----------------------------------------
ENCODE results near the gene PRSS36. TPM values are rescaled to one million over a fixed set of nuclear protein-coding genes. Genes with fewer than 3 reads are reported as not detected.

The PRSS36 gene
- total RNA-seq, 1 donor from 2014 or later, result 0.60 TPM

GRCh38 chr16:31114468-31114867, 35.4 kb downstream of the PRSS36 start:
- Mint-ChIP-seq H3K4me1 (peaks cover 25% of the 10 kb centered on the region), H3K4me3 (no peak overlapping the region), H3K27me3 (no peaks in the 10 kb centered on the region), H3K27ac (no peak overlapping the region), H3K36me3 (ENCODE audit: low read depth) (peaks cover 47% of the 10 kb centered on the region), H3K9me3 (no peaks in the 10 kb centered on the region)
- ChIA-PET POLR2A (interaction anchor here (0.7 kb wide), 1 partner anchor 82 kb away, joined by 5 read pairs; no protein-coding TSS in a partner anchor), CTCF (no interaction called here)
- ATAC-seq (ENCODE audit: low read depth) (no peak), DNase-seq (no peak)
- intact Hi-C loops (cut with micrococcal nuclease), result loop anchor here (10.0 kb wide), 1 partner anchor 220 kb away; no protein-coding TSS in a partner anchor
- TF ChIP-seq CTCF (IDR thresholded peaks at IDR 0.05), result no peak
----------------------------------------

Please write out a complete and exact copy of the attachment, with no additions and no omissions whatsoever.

ENCODE results near the gene PRSS36. TPM values are rescaled to one million over a fixed set of nuclear protein-coding genes. Genes with fewer than 3 reads are reported as not detected.

The PRSS36 gene
- total RNA-seq, 1 donor from 2014 or later, result 0.60 TPM

GRCh38 chr16:31114468-31114867, 35.4 kb downstream of the PRSS36 start:
- Mint-ChIP-seq H3K4me1 (peaks cover 25% of the 10 kb centered on the region), H3K4me3 (no peak overlapping the region), H3K27me3 (no peaks in the 10 kb centered on the region), H3K27ac (no peak overlapping the region), H3K36me3 (ENCODE audit: low read depth) (peaks cover 47% of the 10 kb centered on the region), H3K9me3 (no peaks in the 10 kb centered on the region)
- ChIA-PET POLR2A (interaction anchor here (0.7 kb wide), 1 partner anchor 82 kb away, joined by 5 read pairs; no protein-coding TSS in a partner anchor), CTCF (no interaction called here)
- ATAC-seq (ENCODE audit: low read depth) (no peak), DNase-seq (no peak)
- intact Hi-C loops (cut with micrococcal nuclease), result loop anchor here (10.0 kb wide), 1 partner anchor 220 kb away; no protein-coding TSS in a partner anchor
- TF ChIP-seq CTCF (IDR thresholded peaks at IDR 0.05), result no peak